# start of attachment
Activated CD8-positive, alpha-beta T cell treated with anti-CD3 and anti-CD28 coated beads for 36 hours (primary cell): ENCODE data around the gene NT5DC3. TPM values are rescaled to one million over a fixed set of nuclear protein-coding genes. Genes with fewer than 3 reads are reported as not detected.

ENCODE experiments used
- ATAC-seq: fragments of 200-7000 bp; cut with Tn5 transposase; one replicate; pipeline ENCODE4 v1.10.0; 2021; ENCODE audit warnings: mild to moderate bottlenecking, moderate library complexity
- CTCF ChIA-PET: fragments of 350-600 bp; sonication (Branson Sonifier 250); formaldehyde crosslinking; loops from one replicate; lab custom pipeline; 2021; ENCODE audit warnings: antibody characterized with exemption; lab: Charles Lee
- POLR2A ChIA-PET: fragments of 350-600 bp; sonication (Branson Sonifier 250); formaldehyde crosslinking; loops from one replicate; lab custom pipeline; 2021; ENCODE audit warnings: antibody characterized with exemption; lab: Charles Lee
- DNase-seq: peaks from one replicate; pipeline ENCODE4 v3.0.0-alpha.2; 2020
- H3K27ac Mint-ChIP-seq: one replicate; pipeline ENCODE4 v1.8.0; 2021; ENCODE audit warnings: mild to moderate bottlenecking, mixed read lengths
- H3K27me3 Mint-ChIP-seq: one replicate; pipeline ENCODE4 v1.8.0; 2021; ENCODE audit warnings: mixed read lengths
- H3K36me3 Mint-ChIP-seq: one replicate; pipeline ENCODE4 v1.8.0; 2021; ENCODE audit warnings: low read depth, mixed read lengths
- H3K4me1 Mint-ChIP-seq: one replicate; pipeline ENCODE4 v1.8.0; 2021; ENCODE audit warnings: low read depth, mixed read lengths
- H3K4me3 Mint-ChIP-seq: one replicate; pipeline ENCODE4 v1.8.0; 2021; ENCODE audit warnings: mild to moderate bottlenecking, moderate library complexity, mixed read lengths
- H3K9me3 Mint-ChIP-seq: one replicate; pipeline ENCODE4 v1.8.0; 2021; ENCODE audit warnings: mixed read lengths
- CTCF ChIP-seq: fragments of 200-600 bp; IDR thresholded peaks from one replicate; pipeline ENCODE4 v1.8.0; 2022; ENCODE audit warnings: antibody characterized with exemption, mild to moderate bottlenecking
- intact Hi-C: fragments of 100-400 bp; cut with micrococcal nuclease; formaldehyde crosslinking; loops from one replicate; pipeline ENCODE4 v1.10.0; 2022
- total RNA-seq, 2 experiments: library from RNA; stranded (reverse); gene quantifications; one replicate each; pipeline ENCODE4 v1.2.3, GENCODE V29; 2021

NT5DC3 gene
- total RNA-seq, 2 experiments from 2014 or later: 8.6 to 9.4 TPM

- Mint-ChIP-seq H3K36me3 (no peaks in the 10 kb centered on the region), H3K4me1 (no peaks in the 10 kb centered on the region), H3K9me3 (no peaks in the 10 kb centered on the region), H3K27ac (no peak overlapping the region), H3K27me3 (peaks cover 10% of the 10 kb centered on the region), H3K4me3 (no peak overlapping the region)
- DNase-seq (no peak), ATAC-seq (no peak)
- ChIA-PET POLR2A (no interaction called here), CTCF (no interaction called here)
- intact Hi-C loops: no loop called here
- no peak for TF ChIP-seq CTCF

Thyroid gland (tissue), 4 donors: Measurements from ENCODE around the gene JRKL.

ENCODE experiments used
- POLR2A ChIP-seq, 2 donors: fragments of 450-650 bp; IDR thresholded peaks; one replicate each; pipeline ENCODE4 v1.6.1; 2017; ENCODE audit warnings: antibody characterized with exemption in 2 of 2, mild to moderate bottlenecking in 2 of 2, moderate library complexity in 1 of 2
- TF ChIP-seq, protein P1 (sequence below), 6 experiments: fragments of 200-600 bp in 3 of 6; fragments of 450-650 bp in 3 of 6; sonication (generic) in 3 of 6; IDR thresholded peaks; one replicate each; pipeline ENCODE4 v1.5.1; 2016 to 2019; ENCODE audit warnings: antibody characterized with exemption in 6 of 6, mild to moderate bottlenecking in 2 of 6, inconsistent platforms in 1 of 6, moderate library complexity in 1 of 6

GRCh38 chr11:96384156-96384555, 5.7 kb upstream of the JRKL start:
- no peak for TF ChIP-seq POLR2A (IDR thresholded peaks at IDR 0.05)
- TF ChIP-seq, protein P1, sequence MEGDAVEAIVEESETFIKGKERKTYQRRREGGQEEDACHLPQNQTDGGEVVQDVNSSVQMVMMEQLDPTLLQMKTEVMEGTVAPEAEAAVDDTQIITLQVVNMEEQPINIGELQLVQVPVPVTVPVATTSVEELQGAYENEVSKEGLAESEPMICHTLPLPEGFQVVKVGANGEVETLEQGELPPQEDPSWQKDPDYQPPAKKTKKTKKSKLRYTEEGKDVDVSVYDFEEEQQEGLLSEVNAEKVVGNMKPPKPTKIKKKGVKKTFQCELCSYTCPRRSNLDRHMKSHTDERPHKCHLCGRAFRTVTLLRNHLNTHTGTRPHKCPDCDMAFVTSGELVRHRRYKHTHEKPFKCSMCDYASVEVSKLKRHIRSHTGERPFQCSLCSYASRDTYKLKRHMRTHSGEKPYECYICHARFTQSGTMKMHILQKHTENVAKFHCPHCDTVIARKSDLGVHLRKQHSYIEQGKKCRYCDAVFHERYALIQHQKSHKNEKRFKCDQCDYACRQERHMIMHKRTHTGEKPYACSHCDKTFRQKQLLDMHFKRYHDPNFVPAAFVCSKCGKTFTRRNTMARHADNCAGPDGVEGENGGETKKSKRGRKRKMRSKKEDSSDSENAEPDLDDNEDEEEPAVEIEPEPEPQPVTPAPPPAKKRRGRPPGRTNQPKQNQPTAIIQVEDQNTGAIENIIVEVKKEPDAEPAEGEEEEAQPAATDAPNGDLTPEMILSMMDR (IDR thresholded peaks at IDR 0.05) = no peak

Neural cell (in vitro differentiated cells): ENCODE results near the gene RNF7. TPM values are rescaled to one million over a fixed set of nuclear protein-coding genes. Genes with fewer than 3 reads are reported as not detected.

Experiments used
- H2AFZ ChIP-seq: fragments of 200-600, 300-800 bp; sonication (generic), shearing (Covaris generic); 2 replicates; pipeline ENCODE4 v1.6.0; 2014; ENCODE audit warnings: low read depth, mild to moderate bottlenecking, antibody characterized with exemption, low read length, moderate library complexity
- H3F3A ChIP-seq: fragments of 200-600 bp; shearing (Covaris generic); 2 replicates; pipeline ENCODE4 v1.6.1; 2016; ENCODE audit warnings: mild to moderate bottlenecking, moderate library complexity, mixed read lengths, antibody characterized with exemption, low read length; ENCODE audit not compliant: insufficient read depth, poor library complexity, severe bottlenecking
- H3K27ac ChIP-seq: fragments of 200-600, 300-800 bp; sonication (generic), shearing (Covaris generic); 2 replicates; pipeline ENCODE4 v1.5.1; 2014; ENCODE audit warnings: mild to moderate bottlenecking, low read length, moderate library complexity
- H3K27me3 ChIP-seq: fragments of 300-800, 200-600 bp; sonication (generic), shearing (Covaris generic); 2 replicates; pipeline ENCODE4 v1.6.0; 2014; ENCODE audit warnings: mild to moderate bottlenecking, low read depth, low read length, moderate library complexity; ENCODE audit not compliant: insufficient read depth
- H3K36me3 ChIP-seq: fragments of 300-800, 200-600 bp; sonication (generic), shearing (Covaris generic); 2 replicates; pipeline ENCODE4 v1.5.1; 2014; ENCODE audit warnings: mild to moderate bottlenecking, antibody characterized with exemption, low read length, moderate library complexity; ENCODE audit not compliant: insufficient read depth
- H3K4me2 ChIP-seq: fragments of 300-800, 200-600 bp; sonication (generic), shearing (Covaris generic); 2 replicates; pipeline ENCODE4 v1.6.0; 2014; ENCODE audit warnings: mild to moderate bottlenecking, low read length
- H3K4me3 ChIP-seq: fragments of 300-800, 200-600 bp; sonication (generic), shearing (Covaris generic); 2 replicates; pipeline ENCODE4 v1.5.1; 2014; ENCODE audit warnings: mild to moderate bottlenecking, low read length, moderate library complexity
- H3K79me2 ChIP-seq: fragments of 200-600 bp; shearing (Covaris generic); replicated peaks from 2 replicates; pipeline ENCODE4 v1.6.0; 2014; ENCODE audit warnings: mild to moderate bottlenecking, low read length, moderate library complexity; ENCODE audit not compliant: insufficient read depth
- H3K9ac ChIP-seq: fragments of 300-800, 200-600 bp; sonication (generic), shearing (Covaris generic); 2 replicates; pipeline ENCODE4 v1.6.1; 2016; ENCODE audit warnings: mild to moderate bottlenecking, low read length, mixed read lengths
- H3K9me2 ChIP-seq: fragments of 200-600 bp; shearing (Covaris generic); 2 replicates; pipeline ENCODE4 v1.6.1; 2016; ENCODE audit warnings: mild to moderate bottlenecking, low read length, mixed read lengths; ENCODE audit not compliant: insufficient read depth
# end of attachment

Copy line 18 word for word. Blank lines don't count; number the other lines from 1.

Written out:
- Mint-ChIP-seq H3K36me3 (no peaks in the 10 kb centered on the region), H3K4me1 (no peaks in the 10 kb centered on the region), H3K9me3 (no peaks in the 10 kb centered on the region), H3K27ac (no peak overlapping the region), H3K27me3 (peaks cover 10% of the 10 kb centered on the region), H3K4me3 (no peak overlapping the region)